After retiring from the military, Pusey returned to his life as a painter. Much of his artwork is represented in this collection through photographs, as well as a few of his sketches. This collection was an absolute delight to process, and I look forward to researchers using it. I’ll leave you with one final photo from the collection: a picture of Pusey’s friend Christian Petersen sculpting Pusey’s bust, which resides in the Christian Petersen Art Museum at Iowa State University.

Peterson Bust

A photograph from a scrapbook that shows Christian Petersen sculpting the bust of John Pusey, taken in 1934.

 

 


SCUA 104

Thanks for coming back to the blog!  This is the 4th post in a series about using the Special Collections and University Archives at ISU.

Today I’m going to talk about your options if you need reproductions of our materials.  While we highly encourage researchers to visit us to see our collection, we understand that sometimes that is just not possible due to distance or other factors. Don’t fear—there are still some options for those who can’t come to the archives in person.

We can make photocopies through our document delivery program.  These are low-resolution photocopies we make on our overhead scanner.  Depending on the size of the order, we can have these copies sent to you via email or through the “snail” mail in about 2-4 weeks, though it can take longer for large or complicated orders.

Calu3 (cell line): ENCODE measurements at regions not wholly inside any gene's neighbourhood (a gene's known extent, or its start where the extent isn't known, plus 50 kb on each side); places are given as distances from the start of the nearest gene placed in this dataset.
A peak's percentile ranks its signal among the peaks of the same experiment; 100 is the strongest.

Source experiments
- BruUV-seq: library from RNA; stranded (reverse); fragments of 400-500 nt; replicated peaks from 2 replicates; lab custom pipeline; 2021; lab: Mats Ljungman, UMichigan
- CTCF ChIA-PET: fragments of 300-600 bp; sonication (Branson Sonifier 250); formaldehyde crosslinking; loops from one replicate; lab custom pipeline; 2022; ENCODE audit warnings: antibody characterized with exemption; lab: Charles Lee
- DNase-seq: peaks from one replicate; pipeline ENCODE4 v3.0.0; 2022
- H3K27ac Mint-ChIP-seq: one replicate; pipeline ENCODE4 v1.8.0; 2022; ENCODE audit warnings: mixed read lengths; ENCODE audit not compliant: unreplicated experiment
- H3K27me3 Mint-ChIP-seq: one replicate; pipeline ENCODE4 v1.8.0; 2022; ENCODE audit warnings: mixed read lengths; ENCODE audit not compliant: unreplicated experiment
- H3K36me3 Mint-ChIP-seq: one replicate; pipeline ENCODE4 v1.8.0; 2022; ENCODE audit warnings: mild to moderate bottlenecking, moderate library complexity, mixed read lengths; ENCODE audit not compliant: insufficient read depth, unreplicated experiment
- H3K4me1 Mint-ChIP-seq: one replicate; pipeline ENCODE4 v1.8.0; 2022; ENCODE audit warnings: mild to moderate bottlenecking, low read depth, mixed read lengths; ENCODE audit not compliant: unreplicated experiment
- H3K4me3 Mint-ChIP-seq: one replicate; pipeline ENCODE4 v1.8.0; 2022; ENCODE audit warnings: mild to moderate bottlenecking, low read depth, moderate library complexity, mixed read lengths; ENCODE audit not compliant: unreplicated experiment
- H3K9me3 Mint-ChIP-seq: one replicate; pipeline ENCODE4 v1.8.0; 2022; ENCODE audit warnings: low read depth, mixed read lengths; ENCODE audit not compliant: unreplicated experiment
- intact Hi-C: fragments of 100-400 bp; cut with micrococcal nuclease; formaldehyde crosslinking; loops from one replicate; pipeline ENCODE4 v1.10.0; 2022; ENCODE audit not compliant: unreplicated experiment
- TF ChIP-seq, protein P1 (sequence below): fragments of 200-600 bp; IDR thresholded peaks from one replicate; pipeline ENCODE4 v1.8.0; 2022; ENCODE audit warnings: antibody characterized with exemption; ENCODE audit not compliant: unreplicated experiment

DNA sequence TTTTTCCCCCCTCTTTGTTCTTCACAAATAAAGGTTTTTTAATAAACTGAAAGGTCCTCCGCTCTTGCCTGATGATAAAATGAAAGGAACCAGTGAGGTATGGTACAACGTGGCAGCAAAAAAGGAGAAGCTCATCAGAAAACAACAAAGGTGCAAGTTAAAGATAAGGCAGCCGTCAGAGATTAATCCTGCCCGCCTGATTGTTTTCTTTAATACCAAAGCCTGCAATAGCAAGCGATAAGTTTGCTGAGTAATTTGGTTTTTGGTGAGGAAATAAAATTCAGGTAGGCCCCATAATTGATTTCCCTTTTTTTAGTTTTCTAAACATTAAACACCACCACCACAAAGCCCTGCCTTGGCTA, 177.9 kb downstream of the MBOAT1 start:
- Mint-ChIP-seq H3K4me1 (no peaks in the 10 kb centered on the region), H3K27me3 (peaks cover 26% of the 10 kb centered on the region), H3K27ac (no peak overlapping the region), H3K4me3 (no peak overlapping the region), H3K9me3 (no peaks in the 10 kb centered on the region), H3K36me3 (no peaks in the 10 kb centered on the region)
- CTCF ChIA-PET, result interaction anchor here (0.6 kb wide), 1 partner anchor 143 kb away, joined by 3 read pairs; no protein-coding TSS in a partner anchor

Bookeye

Our Bookeye overhead scanner. The black pads fold up to create a book cradle!

We are also able to make publication quality high-resolution scans of our images.  Depending on your use, you may also need to fill out a request to publish form when you order your images.  There are fees for both document delivery and image reproduction; please consult our website or send us an email to learn more!

Of course, we must comply with copyright law when making scans and reproductions.  Unfortunately, this sometimes blocks us from being able to make reproductions of things that we do not have rights to, are not in the public domain, or whole volumes.  While copyright law is extremely complicated, a good place to start learning about what is and is not allowed is the library’s page on copyright issues.

Have any questions about any of these services? Feel free to email us at archives@iastate.edu. Want to know more about SCUA?  See our previous posts in this series about our reading room rules, what happens when you visit the reading room, or finding student records in the archives.

3Cys

Our Cy and baby Cys would love to see you, but we understand that sometimes that’s just not possible. Photo credit Olivia Garrison, taken 6/19/18